Close modal

These 3 phases of the postprandial motor pattern are closely associated with gastric emptying. The patterns of gastric emptying of liquids, digestible solids and indigestible solids are very different [15]. Liquid is emptied by the gradient in pressure which develops between the stomach and the duodenum primarily during the early and intermediate phases (fig. 3). During the intermediate phase, solids are ground or triturated into small particles (less than 1 mm) within the stomach by gastric antral contractions, the so-called antro-pyloric pump. While part of these triturated small particles empties from the stomach across the pylorus, the particles greater than 1 mm are retropulsed back into the more proximal stomach, become suspended in the liquid phase of the gastric content and may empty with the liquid [15]. Digestible solids remaining in the stomach after the early and intermediate phases are effectively and actively emptied by contractions in the gastric antrum synchronized with pyloric relaxations and duodenal contractions (antro-pyloro-duodenal coordination) during the late phase (fig. 3). Indigestible solids which remain in the stomach despite all these emptying processes are emptied with the very high-amplitude MMC contractions that occur in the antrum thereafter during restoration of the interdigestive state [15].

Results of Jejunal Pouch Reconstruction after Total Gastrectomy

Construction of a jejunal J pouch after total gastrectomy involves the proximal ‘folded’ portion (proximal pouch) and distal straight portion (distal conduit); the length of these two portions varies from 7 to 23 cm and from 10 to 33 cm, respectively [16,17,18,19,20,21].

We found 5 papers that compared clinical results using a JPI-T with those using a straight jejunal interposition (JI-T; table 1). Two studies suggested a benefit with JPI-T, while 3 studies found no benefits. The earliest report retrospectively compared the results across 5 reconstruction types including JPI-T and JI-T and concluded that the jejunal pouch had no advantage with regard to BW and total protein (TP); however, the number of patients evaluated was not satisfactory [21]. Two randomized, controlled trials (RCTs) were published by the same group [19, 22]; the later report in 2002 [22] had more patients and concluded that the clinical results in patients with JPI-T were superior to those with JI-T in terms of eating habits (change in food consumption pattern and number of meals daily) and global health status as examined by the questionnaire validated by the European Organization for Research and Treatment of Cancer. However, the BW and the degree of each symptom examined in the European Organization for Research and Treatment of Cancer questionnaire did not differ between the groups [22]. In another RCT, Tono et al. [20] found that JPI-T had advantages in terms of BW and TP, but at the same time, patients with JPI-T had more symptoms than those with JI-T. Taken together, these studies suggest that reconstruction with JPI-T has advantages with regard to eating habits, BW and TP, but patients with JPI-T tend to have more symptoms compared to those with JI-T. It should be noted that Mochiki et al. [23] found that patients with a JI-T had better food consumption than patients with a JPI-T, suggesting that the reconstruction using an interposition pouch was detrimental.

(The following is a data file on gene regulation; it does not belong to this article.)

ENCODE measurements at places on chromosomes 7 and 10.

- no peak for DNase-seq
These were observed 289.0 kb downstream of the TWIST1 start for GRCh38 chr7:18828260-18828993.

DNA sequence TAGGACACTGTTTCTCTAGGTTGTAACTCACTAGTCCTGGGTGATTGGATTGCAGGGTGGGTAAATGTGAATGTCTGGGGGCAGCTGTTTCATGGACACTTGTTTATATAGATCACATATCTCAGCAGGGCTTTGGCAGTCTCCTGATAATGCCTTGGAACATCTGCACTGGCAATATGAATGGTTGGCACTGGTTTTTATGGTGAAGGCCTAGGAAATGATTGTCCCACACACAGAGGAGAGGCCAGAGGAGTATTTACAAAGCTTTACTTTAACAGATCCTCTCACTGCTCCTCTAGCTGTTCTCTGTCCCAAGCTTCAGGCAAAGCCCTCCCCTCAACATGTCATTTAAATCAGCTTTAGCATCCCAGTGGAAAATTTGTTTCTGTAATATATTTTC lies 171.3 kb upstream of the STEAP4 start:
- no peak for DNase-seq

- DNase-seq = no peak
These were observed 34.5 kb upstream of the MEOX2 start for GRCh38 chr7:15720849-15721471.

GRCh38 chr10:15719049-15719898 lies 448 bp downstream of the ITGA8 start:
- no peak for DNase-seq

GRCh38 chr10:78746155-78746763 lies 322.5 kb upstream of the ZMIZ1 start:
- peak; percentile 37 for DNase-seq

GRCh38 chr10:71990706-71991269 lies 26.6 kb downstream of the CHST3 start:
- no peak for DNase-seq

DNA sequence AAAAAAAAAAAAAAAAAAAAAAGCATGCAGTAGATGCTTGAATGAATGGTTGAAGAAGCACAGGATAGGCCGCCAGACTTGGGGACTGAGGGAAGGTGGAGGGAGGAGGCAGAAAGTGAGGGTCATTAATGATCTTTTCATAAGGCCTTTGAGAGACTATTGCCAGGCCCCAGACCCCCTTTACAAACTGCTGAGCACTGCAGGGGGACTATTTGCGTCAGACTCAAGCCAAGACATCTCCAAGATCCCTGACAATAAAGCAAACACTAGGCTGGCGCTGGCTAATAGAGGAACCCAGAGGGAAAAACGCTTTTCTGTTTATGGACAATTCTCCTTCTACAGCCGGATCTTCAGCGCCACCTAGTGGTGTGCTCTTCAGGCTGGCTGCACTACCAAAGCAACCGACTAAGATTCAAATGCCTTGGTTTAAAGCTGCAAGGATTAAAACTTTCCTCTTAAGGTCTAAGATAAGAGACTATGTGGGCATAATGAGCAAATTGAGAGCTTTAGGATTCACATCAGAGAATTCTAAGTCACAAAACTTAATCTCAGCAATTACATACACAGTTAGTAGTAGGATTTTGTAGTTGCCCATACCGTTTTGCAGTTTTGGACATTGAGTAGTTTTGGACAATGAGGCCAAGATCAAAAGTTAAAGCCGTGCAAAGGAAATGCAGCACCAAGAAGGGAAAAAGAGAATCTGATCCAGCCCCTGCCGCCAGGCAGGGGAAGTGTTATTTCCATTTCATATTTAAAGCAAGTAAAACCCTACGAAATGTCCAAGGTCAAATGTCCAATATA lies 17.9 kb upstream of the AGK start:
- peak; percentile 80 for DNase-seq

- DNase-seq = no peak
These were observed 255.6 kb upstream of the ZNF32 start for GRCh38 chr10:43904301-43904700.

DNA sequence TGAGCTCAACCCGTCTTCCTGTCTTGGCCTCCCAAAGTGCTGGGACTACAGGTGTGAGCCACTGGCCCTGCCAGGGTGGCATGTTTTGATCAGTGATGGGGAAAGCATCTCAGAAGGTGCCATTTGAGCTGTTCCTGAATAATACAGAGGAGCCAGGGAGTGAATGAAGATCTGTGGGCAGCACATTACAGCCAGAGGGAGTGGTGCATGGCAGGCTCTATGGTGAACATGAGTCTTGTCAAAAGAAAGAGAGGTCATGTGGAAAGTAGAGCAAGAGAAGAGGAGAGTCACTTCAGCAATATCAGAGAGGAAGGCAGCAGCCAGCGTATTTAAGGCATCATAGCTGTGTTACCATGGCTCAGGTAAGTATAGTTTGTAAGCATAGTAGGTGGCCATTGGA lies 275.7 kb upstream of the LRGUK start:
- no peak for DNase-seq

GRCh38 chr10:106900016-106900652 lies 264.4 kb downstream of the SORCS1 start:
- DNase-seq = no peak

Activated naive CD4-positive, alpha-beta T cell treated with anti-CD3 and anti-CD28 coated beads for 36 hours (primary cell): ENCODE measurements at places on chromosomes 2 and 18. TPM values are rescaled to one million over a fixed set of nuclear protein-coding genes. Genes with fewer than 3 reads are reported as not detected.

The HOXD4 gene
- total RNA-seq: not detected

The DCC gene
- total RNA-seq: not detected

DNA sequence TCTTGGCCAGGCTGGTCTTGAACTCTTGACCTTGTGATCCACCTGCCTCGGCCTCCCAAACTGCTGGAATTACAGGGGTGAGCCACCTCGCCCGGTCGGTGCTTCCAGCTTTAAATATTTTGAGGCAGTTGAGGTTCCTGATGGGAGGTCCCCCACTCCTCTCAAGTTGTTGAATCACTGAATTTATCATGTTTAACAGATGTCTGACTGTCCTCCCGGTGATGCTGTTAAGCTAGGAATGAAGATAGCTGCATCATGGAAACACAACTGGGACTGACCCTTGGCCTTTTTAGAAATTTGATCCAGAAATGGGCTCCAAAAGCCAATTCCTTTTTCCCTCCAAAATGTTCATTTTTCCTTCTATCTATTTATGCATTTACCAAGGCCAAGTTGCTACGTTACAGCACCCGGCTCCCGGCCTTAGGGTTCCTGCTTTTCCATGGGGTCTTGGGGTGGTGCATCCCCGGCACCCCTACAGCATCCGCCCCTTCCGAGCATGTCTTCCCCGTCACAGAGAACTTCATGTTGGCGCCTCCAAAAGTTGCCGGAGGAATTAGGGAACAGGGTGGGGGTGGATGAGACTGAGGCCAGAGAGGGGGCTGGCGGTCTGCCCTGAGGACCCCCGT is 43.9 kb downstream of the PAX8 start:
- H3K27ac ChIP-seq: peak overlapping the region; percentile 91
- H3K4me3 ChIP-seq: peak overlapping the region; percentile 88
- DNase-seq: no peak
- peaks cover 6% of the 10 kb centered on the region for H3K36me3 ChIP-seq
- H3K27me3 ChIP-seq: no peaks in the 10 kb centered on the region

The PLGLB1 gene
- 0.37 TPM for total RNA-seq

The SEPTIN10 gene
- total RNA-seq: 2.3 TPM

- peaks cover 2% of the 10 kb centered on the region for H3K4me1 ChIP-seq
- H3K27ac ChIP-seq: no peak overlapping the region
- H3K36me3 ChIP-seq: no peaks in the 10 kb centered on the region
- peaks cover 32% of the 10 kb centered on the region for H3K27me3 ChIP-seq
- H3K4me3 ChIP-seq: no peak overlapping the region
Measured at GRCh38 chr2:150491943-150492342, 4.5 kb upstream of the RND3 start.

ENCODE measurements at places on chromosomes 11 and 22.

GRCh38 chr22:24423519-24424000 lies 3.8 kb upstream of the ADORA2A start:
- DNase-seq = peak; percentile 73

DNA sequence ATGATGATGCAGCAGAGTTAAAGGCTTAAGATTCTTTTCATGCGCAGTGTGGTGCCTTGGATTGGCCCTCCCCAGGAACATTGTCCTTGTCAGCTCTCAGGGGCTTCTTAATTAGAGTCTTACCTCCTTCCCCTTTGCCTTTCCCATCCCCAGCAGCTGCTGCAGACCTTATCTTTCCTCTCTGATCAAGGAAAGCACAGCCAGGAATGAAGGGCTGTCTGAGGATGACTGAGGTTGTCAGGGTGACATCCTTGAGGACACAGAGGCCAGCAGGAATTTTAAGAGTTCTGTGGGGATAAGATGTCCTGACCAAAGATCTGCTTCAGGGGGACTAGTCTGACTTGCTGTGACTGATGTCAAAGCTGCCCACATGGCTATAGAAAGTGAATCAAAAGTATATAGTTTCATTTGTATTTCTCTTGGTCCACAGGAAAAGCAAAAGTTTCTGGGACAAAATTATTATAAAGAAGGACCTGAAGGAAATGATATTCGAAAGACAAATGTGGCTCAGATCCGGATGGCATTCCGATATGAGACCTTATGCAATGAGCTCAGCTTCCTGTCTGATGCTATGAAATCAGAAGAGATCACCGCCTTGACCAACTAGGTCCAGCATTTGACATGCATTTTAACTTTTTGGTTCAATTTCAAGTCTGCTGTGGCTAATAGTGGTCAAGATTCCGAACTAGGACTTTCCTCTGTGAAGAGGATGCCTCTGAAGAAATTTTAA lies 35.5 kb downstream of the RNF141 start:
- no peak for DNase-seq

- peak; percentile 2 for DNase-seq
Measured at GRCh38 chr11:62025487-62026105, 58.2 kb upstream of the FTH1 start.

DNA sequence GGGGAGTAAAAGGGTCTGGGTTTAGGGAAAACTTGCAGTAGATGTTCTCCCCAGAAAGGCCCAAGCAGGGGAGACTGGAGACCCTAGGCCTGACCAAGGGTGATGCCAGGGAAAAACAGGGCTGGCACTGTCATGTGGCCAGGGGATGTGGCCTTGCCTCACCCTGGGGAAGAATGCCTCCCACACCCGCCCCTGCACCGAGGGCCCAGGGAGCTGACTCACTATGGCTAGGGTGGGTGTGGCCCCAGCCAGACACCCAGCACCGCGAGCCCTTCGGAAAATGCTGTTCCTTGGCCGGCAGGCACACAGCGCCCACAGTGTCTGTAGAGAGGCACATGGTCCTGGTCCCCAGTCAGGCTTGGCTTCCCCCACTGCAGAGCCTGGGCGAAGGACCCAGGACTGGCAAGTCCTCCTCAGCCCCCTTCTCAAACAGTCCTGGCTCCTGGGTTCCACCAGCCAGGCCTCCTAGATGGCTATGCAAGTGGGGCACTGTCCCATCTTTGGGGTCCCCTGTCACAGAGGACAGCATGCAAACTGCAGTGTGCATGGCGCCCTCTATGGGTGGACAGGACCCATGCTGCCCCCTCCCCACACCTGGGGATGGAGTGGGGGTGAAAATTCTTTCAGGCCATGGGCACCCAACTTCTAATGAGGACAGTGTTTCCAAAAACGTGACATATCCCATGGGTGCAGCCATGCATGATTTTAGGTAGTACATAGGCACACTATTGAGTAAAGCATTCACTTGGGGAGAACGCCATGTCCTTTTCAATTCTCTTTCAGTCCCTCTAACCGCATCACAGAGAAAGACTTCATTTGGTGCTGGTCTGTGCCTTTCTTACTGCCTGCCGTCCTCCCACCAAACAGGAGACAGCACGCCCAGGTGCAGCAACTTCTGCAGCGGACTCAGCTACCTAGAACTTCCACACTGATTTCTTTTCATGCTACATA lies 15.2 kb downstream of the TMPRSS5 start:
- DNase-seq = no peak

Table 1

Summary of studies comparing JPI-T with JI-T

Summary of studies comparing JPI-T with JI-T
Summary of studies comparing JPI-T with JI-T

There were 9 studies that compared results after the use of a JPRY-T with conventional RY (RY-T; table 2), 4 of which used a jejunal S pouch reconstruction [24,25,26,27]. These 4 studies failed to find any advantage of JPRY-T when assessed less than 1 year postoperatively; however, when assessed 3 years postoperatively, the JPRY-T was better in terms of nutrition and symptoms. Bozzetti et al. [28] reported that there were no differences in BW and eating habits between these 2 groups but that after JPRY-T, there were less gastrointestinal symptoms; although they concluded that there was no substantive benefit of pouch reconstruction, we classified their results as ‘positive’ according to our definition. The remaining 4 studies showed a benefit with JPRY-T in terms of eating capacity, food intake, BW, nutrition and symptoms [29,30,31,32]. When considered together, these 9 studies suggest that the postoperative results of JPRY-T are generally more favorable than those of RY-T.